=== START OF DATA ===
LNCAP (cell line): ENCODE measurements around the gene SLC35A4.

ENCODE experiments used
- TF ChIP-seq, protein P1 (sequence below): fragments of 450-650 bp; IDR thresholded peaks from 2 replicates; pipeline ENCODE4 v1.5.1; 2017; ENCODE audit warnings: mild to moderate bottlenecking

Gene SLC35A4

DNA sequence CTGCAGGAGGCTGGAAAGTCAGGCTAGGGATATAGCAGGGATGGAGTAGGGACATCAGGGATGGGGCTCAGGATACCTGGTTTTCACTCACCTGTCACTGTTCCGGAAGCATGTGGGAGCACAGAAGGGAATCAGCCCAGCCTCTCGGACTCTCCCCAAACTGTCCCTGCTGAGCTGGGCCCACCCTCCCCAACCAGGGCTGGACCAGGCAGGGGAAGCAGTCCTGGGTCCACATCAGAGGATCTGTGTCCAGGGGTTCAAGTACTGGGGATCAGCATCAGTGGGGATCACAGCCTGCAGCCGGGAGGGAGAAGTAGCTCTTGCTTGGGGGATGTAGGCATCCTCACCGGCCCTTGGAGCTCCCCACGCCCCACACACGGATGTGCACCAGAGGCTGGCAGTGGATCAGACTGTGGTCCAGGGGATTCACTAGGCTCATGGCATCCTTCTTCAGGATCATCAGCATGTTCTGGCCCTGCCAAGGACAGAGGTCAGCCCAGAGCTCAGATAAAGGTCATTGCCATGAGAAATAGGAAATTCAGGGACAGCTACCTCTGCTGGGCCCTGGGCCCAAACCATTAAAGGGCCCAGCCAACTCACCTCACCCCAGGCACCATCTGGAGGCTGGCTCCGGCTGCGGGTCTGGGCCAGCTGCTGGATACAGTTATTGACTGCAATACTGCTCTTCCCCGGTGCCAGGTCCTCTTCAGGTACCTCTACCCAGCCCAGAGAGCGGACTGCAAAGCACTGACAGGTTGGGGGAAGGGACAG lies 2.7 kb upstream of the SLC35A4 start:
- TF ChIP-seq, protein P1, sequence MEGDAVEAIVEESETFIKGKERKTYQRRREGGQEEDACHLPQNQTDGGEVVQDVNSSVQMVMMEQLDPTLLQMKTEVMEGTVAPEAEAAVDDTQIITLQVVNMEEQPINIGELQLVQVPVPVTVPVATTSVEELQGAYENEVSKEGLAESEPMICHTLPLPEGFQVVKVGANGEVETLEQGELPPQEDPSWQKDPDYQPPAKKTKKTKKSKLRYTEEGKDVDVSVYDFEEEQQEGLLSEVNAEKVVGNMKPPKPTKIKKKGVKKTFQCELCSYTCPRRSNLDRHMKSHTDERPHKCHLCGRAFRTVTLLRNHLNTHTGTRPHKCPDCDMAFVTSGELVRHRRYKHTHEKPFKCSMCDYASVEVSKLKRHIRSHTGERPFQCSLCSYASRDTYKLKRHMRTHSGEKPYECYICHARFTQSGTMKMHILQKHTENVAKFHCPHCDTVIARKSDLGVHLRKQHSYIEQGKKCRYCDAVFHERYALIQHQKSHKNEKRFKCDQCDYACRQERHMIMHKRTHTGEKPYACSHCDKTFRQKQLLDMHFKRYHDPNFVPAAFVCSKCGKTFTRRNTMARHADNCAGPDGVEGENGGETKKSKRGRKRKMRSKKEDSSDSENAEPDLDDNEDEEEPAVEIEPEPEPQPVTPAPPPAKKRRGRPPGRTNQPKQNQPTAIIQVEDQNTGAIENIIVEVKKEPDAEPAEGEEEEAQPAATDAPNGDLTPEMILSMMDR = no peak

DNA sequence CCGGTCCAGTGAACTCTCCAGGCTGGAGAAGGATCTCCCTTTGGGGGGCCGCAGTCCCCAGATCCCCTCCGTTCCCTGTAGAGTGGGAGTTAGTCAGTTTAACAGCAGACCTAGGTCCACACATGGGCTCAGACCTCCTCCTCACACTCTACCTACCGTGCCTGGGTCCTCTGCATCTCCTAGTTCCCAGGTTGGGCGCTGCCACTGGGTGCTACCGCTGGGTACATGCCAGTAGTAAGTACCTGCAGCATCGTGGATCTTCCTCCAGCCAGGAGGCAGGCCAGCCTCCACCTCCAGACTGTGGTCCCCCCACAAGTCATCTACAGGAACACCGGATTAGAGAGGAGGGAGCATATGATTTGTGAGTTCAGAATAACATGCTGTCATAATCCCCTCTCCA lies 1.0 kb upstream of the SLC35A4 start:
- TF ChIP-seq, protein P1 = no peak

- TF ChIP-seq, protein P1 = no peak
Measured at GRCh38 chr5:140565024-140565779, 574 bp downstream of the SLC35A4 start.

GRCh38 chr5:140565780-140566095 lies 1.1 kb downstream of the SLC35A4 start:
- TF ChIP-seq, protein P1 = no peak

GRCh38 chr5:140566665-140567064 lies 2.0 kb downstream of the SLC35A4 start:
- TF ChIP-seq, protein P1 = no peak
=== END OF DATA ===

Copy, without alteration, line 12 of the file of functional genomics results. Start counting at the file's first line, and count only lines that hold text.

- TF ChIP-seq, protein P1 = no peak